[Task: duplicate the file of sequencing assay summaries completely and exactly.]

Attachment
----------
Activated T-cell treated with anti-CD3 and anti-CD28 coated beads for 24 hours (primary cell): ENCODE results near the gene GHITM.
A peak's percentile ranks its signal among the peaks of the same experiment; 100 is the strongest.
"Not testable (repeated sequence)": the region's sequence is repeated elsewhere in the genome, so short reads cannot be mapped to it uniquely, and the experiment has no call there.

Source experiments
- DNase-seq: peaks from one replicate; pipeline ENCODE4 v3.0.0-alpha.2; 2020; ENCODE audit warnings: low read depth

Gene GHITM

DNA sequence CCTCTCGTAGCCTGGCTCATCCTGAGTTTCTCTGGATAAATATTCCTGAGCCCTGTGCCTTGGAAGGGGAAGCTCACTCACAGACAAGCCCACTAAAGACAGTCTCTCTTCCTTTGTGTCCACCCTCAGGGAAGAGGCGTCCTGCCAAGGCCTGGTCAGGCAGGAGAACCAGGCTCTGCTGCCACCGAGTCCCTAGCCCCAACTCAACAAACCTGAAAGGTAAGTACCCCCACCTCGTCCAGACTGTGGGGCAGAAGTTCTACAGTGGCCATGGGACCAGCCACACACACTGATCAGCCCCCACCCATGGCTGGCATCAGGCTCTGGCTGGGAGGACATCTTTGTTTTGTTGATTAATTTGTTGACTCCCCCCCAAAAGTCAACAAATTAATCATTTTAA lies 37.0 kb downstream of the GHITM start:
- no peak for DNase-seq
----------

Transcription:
Activated T-cell treated with anti-CD3 and anti-CD28 coated beads for 24 hours (primary cell): ENCODE results near the gene GHITM.
A peak's percentile ranks its signal among the peaks of the same experiment; 100 is the strongest.
"Not testable (repeated sequence)": the region's sequence is repeated elsewhere in the genome, so short reads cannot be mapped to it uniquely, and the experiment has no call there.

Source experiments
- DNase-seq: peaks from one replicate; pipeline ENCODE4 v3.0.0-alpha.2; 2020; ENCODE audit warnings: low read depth

Gene GHITM

DNA sequence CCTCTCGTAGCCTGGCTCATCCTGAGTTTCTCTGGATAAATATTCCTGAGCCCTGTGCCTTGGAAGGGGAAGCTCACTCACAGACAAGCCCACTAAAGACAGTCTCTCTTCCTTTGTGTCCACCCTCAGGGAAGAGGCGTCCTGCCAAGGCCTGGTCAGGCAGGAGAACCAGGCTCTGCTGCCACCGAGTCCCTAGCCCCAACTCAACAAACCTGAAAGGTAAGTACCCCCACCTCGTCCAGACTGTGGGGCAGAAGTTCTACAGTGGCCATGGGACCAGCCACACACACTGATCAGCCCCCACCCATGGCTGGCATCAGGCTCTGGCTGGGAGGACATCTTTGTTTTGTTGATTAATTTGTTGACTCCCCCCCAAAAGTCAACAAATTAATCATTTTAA lies 37.0 kb downstream of the GHITM start:
- no peak for DNase-seq